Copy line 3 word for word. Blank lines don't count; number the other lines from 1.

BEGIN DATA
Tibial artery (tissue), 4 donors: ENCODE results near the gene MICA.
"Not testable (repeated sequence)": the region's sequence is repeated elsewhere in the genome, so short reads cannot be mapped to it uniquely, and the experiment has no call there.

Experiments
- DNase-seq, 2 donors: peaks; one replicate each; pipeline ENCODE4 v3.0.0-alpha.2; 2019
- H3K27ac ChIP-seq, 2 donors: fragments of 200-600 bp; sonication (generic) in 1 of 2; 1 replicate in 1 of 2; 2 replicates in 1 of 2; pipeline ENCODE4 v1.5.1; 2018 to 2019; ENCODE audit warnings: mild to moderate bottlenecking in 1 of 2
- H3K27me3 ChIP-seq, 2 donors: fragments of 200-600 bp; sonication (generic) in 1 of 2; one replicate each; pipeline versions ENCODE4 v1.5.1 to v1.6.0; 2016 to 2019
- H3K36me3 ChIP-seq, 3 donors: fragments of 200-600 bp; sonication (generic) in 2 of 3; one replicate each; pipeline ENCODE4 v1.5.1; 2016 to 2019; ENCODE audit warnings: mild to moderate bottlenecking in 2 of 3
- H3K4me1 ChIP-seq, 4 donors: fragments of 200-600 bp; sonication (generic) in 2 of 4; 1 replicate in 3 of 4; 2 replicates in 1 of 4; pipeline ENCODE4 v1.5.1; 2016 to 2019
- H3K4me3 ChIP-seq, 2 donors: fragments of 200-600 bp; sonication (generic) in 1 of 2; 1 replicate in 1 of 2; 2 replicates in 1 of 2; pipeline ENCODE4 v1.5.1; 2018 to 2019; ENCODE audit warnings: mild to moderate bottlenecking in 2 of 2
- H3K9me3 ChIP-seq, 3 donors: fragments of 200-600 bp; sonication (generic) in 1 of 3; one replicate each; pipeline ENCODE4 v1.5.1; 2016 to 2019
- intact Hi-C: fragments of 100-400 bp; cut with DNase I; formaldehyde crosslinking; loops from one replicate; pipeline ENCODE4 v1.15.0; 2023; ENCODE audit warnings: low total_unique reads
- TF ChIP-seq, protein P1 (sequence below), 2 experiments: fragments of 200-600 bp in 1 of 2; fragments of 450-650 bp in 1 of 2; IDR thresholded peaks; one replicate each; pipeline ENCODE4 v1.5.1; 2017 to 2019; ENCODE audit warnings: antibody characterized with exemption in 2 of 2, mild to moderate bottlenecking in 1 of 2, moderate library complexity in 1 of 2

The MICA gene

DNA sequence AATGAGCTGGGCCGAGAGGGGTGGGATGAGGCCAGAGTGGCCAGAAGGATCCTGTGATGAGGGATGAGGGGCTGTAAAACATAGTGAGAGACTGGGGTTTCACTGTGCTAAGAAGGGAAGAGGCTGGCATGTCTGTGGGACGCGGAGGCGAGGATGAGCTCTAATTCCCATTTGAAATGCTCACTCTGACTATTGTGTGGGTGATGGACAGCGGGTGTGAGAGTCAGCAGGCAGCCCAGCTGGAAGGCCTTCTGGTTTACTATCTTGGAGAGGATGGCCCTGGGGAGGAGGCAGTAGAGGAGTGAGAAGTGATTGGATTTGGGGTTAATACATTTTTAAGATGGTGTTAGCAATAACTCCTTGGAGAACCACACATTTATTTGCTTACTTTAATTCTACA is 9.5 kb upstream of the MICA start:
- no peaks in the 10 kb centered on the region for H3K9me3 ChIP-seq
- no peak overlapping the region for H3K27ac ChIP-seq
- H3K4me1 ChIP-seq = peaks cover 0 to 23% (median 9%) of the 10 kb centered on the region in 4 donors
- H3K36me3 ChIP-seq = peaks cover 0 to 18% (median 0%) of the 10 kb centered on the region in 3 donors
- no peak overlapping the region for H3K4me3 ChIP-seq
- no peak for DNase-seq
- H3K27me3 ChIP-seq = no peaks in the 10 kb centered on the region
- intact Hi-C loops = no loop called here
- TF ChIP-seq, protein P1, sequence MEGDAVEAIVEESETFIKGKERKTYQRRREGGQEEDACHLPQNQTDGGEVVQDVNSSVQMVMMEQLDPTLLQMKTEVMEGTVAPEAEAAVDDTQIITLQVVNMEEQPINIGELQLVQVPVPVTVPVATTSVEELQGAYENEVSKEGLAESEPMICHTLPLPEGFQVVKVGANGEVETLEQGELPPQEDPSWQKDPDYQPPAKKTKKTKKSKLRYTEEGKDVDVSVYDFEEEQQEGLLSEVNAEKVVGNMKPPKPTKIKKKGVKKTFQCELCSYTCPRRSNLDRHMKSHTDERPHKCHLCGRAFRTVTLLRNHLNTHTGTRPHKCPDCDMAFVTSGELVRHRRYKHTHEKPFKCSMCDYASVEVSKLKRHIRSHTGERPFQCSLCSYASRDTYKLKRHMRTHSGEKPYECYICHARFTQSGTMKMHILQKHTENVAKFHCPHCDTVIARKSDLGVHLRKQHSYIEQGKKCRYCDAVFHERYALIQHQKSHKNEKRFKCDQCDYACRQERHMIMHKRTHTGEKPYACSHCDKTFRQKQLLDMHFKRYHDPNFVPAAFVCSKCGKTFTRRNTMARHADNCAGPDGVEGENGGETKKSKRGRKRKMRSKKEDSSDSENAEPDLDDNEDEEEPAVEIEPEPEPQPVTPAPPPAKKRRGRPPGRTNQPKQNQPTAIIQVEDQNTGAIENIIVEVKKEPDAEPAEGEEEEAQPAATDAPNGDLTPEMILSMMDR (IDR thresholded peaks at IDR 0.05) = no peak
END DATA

Experiments